THE ELEPHANT CAGE by Bert Tarrant

THE ELEPHANT CAGE

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KIRKUS REVIEW

A teenager-against-the-world techno-thriller about a young Alaskan hacker and his battle with Russia after a nuclear strike on the United States.

Eric Palmer, role-playing game addict and prodigy hacker, gets roused one morning by his father, who believes the reports that a Russian terrorist has taken over a missile-launch facility and will fire on Alaska imminently. In true slacker fashion, Eric won’t get up and the police forces his family to leave him and vacate the area. As Eric finally makes his way to a shelter close by, the rumors and speculations crystallize in a terrifying blast of neutrinos—the Russians really have reared their heads and struck, and the terrorist group was only a clever Soviet-style ruse designed to excuse the nation at large. Thus Tarrant throws readers into the scrambling action and dread of life beyond brinksmanship. Stranded initially in a fallout shelter, Eric seems to take things in fair stride with only a copy of The Sound of Music to keep him company. There are a few nagging questions that distract from the early narrative—Did the United States retaliate? Would the United States really accept Russia’s stance that it won’t bargain with terrorists? Why isn’t Eric more terrified? Despite some of these loose threads on the suspension of disbelief, the author works in a crisp, punctuated style that moves in blessed efficiency—especially in a genre which often finds its practitioners gorging themselves on impossibly ornate details and extraneous exercises in melodramatic atmosphere. There’s none of that fat in this taut volume. Eric meets a roughneck resistance leader and a definite love interest, and then breezily hacks into the eponymous Elephant Cage, a secret military facility dedicated to intelligence and command. From there, Eric must save America from a Napoleonic Russian hell-bent on finally increasing the empire. It’s not believable for a second, but the book reads well and the characters are lots of fun—readers will keep burning through pages to get to the novel’s sly conclusion, where America hits those devious Russians where it really counts.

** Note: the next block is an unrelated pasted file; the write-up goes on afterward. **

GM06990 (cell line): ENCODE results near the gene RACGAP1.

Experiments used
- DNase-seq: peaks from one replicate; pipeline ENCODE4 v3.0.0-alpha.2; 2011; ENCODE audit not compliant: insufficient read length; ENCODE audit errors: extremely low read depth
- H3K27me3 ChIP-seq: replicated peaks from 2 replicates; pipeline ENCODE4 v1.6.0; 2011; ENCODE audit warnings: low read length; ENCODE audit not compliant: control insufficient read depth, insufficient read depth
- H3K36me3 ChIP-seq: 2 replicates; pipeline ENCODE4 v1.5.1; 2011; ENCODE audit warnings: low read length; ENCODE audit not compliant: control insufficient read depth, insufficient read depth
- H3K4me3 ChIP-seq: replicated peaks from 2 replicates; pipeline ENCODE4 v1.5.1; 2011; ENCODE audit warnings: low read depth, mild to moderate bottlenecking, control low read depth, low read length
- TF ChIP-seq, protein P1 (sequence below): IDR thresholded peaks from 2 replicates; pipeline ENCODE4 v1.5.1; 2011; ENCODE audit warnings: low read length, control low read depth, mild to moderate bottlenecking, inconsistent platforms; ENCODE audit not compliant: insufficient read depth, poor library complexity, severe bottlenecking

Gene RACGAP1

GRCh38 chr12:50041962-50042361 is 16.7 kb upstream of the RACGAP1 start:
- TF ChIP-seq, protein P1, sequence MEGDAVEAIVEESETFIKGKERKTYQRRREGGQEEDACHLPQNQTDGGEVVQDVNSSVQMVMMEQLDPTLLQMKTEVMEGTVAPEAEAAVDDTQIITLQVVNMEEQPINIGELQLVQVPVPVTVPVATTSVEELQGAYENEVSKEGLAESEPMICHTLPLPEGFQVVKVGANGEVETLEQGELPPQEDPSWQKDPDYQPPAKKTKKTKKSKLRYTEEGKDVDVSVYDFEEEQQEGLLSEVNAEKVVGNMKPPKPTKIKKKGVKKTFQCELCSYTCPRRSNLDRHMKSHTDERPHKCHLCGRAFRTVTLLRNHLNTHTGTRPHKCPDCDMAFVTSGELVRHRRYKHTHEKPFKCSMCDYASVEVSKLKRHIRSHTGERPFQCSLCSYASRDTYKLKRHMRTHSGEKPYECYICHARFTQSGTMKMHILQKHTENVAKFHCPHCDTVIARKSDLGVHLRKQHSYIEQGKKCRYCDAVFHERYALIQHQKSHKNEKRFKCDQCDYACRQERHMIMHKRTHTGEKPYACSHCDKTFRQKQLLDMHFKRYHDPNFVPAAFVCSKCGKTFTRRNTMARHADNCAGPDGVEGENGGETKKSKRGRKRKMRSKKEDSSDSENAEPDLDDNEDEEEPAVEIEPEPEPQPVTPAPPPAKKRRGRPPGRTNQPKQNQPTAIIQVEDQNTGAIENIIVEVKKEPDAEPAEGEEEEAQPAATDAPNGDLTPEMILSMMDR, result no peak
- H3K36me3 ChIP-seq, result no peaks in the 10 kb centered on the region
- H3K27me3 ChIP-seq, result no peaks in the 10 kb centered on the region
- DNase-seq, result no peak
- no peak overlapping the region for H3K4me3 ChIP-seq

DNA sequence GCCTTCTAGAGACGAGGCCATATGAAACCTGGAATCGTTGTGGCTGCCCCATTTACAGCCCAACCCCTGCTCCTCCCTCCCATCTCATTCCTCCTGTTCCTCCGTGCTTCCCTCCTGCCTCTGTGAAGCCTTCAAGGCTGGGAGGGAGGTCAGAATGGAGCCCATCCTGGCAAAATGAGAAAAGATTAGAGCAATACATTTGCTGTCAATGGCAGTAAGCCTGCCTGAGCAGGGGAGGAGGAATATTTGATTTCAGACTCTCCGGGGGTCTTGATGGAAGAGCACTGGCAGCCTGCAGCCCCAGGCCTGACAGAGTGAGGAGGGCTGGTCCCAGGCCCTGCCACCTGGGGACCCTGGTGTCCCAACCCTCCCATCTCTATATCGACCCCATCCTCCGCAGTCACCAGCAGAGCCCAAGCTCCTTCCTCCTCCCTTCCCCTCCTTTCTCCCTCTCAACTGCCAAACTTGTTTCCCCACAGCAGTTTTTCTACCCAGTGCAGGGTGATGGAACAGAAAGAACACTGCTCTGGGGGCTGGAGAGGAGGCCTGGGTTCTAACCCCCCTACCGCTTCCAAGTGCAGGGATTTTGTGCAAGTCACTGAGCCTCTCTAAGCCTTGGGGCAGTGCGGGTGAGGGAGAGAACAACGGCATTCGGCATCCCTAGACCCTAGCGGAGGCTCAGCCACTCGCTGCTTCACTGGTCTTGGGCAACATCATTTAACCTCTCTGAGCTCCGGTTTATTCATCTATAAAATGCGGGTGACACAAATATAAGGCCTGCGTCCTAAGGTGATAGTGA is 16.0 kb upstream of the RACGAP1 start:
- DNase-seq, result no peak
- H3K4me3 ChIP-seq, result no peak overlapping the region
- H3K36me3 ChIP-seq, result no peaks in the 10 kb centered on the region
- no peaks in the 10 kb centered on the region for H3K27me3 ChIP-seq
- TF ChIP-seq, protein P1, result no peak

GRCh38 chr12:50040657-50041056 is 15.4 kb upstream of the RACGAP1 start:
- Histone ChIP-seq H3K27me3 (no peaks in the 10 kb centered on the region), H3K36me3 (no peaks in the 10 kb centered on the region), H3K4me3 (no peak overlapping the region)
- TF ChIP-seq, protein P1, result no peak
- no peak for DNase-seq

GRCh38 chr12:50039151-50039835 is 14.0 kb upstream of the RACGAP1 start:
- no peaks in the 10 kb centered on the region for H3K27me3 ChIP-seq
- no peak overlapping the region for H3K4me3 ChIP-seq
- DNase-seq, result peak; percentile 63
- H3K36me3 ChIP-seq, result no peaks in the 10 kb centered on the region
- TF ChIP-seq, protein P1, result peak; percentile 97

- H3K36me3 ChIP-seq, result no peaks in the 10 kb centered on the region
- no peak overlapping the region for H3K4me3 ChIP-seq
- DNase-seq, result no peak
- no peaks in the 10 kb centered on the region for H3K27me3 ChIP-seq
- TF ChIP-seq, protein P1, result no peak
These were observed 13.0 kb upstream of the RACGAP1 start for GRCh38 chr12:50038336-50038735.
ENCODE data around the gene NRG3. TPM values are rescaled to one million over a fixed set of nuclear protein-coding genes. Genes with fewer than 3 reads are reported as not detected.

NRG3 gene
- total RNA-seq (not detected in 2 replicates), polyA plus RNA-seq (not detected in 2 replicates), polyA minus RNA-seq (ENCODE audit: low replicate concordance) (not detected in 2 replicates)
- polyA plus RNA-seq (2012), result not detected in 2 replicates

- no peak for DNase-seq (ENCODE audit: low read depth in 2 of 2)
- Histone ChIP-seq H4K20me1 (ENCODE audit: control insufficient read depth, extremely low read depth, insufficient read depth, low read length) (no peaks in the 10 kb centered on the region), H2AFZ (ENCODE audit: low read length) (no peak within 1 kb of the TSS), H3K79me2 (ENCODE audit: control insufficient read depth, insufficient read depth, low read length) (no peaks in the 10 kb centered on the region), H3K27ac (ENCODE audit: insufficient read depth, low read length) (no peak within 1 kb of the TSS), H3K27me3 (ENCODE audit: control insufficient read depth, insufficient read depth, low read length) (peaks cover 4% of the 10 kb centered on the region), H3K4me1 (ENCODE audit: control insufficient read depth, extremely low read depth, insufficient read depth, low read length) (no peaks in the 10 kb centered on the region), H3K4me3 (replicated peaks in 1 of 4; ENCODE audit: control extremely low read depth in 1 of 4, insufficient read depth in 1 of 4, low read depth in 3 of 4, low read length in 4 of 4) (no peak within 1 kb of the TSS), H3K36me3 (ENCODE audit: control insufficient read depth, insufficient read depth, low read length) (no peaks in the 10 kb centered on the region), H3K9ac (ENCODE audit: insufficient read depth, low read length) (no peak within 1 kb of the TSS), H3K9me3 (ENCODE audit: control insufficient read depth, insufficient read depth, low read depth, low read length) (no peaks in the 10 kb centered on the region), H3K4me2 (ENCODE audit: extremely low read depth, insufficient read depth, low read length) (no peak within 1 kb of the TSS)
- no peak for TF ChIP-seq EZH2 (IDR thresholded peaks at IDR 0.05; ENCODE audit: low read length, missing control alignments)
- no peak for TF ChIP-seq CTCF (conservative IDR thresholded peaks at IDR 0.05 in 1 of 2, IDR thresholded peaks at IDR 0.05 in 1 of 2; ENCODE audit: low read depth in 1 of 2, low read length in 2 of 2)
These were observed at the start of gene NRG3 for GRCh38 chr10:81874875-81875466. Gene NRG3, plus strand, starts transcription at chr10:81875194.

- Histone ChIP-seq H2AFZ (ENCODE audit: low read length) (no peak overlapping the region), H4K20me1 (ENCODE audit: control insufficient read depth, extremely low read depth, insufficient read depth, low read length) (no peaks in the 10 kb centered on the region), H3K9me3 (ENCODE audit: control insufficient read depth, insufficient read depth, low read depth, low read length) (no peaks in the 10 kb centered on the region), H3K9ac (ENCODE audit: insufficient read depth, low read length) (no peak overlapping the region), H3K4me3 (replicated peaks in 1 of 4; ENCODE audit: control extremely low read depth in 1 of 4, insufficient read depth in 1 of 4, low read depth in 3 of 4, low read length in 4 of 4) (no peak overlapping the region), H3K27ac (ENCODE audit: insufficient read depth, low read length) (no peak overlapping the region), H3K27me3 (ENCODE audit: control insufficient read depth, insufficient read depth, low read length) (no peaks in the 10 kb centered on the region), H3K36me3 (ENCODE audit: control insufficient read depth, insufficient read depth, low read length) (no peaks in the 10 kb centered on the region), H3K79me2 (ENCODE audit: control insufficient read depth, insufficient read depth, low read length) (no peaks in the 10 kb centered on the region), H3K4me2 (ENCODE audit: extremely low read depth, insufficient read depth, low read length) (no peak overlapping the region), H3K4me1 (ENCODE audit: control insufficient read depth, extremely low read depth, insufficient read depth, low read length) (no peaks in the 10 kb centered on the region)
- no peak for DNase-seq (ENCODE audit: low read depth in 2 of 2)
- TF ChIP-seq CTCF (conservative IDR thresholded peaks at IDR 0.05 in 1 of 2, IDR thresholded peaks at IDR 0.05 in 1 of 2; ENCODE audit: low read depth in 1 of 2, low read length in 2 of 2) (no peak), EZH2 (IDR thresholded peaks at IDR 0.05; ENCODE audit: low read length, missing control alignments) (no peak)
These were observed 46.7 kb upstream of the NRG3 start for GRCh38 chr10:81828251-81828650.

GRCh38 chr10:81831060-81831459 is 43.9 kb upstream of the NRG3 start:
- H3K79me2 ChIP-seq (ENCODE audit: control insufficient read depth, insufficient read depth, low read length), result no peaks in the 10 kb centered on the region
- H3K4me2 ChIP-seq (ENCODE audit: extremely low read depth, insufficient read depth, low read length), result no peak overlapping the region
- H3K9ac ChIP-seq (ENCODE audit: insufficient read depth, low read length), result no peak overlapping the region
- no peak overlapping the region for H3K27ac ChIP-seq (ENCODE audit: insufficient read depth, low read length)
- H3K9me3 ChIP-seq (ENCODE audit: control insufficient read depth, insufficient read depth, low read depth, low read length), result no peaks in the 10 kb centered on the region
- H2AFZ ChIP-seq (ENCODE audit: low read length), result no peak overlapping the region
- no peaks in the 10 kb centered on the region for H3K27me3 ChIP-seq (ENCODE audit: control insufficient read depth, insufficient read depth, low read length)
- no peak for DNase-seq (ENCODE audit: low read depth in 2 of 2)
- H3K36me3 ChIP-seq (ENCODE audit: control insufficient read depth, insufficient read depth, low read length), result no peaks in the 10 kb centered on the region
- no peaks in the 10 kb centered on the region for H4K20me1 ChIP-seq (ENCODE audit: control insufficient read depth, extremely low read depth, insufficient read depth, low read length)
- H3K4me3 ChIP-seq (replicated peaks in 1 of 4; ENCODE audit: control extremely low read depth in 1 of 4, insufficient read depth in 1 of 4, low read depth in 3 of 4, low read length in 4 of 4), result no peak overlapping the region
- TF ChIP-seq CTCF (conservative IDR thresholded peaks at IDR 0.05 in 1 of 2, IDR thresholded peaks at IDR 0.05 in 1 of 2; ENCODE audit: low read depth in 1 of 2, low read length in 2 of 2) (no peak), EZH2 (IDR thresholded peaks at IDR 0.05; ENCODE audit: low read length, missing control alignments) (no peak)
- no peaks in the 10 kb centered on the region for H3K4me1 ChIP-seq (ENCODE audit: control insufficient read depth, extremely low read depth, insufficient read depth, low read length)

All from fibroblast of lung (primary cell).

Outlandish but exciting entertainment for fans of technology, geopolitics and even romance.

 

Pub Date: March 19th, 2011
ISBN: 978-0615430799
Page count: 274pp
Publisher: Bert Tarrant
Program: Kirkus Indie
Review Posted Online:
Kirkus Reviews Issue: Aug. 15th, 2011